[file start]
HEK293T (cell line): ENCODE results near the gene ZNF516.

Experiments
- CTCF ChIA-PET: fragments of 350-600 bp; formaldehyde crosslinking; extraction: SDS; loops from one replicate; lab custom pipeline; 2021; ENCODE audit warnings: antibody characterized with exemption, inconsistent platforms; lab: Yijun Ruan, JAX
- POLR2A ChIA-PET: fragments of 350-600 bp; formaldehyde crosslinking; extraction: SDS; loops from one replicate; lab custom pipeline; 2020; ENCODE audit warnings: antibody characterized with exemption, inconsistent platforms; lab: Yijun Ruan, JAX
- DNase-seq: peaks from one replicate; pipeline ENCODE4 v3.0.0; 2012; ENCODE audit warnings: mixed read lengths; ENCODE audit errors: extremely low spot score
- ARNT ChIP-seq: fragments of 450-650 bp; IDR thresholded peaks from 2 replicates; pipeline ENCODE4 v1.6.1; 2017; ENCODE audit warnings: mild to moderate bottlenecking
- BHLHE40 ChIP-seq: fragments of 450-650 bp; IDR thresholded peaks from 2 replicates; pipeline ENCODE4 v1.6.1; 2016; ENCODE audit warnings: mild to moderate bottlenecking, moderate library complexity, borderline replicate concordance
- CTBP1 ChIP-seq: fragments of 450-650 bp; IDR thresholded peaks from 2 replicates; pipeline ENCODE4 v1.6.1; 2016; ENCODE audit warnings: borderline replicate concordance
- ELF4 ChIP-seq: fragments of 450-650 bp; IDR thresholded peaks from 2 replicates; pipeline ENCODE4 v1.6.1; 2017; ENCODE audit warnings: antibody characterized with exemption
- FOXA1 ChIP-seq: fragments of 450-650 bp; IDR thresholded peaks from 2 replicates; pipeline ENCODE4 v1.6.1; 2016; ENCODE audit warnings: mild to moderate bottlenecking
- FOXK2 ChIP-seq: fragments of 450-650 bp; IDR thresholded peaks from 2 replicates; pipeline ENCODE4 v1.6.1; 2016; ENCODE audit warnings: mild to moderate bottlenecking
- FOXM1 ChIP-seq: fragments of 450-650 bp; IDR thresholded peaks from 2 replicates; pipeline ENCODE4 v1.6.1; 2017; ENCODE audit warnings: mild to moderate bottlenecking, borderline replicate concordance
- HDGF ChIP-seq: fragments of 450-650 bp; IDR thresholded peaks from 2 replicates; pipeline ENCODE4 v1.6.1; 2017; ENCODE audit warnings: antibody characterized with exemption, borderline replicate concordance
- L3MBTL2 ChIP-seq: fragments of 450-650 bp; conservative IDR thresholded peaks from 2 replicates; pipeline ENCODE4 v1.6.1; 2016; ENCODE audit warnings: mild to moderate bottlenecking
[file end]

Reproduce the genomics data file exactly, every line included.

HEK293T (cell line): ENCODE results near the gene ZNF516.

Experiments
- CTCF ChIA-PET: fragments of 350-600 bp; formaldehyde crosslinking; extraction: SDS; loops from one replicate; lab custom pipeline; 2021; ENCODE audit warnings: antibody characterized with exemption, inconsistent platforms; lab: Yijun Ruan, JAX
- POLR2A ChIA-PET: fragments of 350-600 bp; formaldehyde crosslinking; extraction: SDS; loops from one replicate; lab custom pipeline; 2020; ENCODE audit warnings: antibody characterized with exemption, inconsistent platforms; lab: Yijun Ruan, JAX
- DNase-seq: peaks from one replicate; pipeline ENCODE4 v3.0.0; 2012; ENCODE audit warnings: mixed read lengths; ENCODE audit errors: extremely low spot score
- ARNT ChIP-seq: fragments of 450-650 bp; IDR thresholded peaks from 2 replicates; pipeline ENCODE4 v1.6.1; 2017; ENCODE audit warnings: mild to moderate bottlenecking
- BHLHE40 ChIP-seq: fragments of 450-650 bp; IDR thresholded peaks from 2 replicates; pipeline ENCODE4 v1.6.1; 2016; ENCODE audit warnings: mild to moderate bottlenecking, moderate library complexity, borderline replicate concordance
- CTBP1 ChIP-seq: fragments of 450-650 bp; IDR thresholded peaks from 2 replicates; pipeline ENCODE4 v1.6.1; 2016; ENCODE audit warnings: borderline replicate concordance
- ELF4 ChIP-seq: fragments of 450-650 bp; IDR thresholded peaks from 2 replicates; pipeline ENCODE4 v1.6.1; 2017; ENCODE audit warnings: antibody characterized with exemption
- FOXA1 ChIP-seq: fragments of 450-650 bp; IDR thresholded peaks from 2 replicates; pipeline ENCODE4 v1.6.1; 2016; ENCODE audit warnings: mild to moderate bottlenecking
- FOXK2 ChIP-seq: fragments of 450-650 bp; IDR thresholded peaks from 2 replicates; pipeline ENCODE4 v1.6.1; 2016; ENCODE audit warnings: mild to moderate bottlenecking
- FOXM1 ChIP-seq: fragments of 450-650 bp; IDR thresholded peaks from 2 replicates; pipeline ENCODE4 v1.6.1; 2017; ENCODE audit warnings: mild to moderate bottlenecking, borderline replicate concordance
- HDGF ChIP-seq: fragments of 450-650 bp; IDR thresholded peaks from 2 replicates; pipeline ENCODE4 v1.6.1; 2017; ENCODE audit warnings: antibody characterized with exemption, borderline replicate concordance
- L3MBTL2 ChIP-seq: fragments of 450-650 bp; conservative IDR thresholded peaks from 2 replicates; pipeline ENCODE4 v1.6.1; 2016; ENCODE audit warnings: mild to moderate bottlenecking